“Such results should be taken seriously by the team at the Ministry of Health who will be in charge of creating the scheme. Its a timely poll in that the next phase will be reliant on these unelected officials to balance the demands of the public, along with political expediency and the nature of managing the public health risks and benefits such a scheme may entail”.

“The preference of the public is to destigmatize Medical Cannabis, which aligns with our charities views. Essentially we would be satisfied if ‘Balanced’ Cannabis products were treated with the same caution as lighter Opioids and Benzodiazepines such as Codeine and Diazepam, which are prescribed quite freely”

“Unfortunately the wording of the question suggests following the traditional medical development model, which is where cannabis-based medicines hit a snag, its commercial suicide to do large-scale phase 3 trials for Medical Cannabis products, where the compositions etc are not able to be protected by patents”
This leads into our main issue with Medical Cannabis gaining legitimacy, the paucity of Phase 3 RCTs”

It is the hope of MCANZ, that with the successful passage of the bill, that the Minister and the Ministry waste no time in getting the regulatory consultation underway, and use such polls in their initial planning.

After initially indicating they would take urgent action over medical cannabis availability. It has taken a year to get a watered down bill over the line.

It could take up to another year to put it into effect.

 

Labour 100 day medical cannabis promise could be 1,000 days or more

The lack of urgency by the Government on medical cannabis has been very disappointing, after initial promise of it being a first 100 day priority, and especially as it was promoted as important by Jacinda Ardern in the memory of her friend Helen Kelly.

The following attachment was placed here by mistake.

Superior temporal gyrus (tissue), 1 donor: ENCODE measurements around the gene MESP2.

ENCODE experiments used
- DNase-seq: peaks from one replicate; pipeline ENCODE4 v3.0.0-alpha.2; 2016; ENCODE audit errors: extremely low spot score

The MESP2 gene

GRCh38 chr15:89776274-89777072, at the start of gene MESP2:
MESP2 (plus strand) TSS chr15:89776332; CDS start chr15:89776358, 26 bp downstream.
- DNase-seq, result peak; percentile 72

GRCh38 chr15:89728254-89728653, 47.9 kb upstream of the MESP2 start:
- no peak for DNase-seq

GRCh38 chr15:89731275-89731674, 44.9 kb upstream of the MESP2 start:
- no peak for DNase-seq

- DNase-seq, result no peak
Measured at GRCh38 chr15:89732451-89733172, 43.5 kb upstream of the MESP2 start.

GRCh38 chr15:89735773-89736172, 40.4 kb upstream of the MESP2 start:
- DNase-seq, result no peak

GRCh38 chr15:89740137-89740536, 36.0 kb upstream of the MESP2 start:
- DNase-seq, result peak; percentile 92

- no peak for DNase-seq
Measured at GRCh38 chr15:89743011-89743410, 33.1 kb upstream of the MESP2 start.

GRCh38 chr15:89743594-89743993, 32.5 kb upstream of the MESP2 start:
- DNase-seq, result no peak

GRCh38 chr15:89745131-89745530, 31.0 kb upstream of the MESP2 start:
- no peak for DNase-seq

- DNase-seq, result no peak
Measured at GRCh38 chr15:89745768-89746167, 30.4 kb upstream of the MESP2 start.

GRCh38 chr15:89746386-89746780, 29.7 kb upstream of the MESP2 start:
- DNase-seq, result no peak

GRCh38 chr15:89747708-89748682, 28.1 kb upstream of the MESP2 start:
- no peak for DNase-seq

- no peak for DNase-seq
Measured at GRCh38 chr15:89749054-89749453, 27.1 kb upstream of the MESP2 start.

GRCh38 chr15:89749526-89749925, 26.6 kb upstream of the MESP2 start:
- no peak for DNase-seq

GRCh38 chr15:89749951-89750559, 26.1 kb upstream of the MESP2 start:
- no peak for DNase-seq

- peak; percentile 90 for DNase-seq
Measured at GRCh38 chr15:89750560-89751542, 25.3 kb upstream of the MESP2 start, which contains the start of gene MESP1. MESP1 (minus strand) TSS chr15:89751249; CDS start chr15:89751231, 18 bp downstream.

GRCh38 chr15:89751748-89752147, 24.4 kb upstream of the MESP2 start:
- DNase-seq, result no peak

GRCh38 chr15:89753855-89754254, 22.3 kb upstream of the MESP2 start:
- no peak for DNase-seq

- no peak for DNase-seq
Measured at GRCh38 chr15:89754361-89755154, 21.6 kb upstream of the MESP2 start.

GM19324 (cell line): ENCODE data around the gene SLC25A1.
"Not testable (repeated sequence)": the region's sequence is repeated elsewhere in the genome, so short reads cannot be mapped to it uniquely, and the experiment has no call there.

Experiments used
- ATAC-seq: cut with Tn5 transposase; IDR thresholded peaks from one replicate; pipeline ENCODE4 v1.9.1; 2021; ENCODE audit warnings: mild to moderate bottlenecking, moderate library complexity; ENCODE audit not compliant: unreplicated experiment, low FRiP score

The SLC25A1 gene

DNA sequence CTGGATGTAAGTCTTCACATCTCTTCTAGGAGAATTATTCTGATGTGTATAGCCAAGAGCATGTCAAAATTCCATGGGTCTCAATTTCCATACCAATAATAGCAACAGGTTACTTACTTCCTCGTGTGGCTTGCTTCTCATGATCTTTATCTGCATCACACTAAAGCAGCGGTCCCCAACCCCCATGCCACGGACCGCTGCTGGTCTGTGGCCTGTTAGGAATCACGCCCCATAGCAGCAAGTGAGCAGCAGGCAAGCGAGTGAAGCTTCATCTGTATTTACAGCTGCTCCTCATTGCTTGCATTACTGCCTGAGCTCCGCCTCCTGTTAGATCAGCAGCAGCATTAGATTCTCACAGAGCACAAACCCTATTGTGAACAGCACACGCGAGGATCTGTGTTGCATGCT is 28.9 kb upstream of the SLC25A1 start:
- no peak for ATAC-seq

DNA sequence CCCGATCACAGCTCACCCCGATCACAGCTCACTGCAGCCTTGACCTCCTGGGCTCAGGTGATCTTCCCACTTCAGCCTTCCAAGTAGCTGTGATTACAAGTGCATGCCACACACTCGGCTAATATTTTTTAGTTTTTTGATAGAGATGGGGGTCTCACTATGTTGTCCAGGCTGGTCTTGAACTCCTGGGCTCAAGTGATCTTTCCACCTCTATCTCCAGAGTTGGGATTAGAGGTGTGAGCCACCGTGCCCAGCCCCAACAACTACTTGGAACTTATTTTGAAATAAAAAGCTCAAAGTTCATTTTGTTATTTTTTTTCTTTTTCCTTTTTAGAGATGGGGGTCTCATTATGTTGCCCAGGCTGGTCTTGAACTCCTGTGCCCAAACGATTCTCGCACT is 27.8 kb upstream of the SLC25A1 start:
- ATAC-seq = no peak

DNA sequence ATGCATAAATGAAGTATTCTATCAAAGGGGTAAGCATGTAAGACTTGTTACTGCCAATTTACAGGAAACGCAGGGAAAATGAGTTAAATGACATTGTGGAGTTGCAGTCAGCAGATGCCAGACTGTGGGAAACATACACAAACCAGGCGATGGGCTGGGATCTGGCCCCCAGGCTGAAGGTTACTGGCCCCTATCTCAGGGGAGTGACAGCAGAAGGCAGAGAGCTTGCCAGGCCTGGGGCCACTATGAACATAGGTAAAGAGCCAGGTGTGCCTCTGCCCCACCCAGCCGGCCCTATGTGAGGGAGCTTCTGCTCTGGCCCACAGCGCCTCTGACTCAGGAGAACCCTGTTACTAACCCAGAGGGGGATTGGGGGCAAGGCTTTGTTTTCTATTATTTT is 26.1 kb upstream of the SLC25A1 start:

And it was promoted as a 100 day promise:

Labour will hit the ground running in government, with a programme of work across housing, health, education, families, the environment and other priority areas.

  • Introduce legislation to make medicinal cannabis available for people with terminal illnesses or in chronic pain

It is now about 360 days since the Labour-led government took over, and they look nowhere near fulfilling this promise.

MCANZ Coordinator Shane Le Brun: “It is disappointing that the bill’s second reading has been postponed to November due to haggling around supplementary papers to improve the bill.”

“Patients are left disenfranchised and frustrated with the lack of progress on the bill”.

On 1 November 2017 Dylan Kelly wrote (The Spinoff): On a new government, kindness and the (unfinished) legacy of my mother, Helen Kelly

Jacinda Ardern’s programme offers real hope for the issues Mum fought so passionately for, from labour law and cannabis reform to forestry and Pike River.

…Fast-forward to this year’s debate, and Jacinda Ardern’s rapid-fire declaration that legal medicinal cannabis was a no-brainer was considered the savvy political response.

Mum’s final public words were “I want people just to be kind. It would make a hell of a difference.” Jacinda Ardern, in her final interview before becoming prime minister, told John Campbell that her government was going to “bring kindness back”.

We’ve got a lot of work to do. But with Prime Minister Ardern and co in charge, we can finally get started.

Ardern started with talk of kindness, and Labour started with a promise on medical cannabis, but a year later they have not delivered.

A press release from Medical Cannabis Awareness New Zealand:


Government’s 100-day Pledge to legalise Medical Cannabis could slip to 1000 days.

Documents released to MCANZ under the official information act show that the regulations associated with the government medical cannabis bill could take years, with a planned go-live of mid-2020. This go-live date is subject to change and with the current under-resourcing of the MOH, it could be considered a best-case scenario.  Additionally, an advisory committee initially scheduled for March has been pushed back to November, and may yet be pushed back further.

“It is disappointing that the bill’s second reading has been postponed to November due to haggling around supplementary papers to improve the bill. If the Minister of health had consulted widely in the first place when drafting the bill, we wouldn’t be in this fiasco where  essentially anyone who has a stake in the outcome of this bill, whether it’s the patients, the budding industry or indeed the political opposition are all asking for significant amendments to the bill.”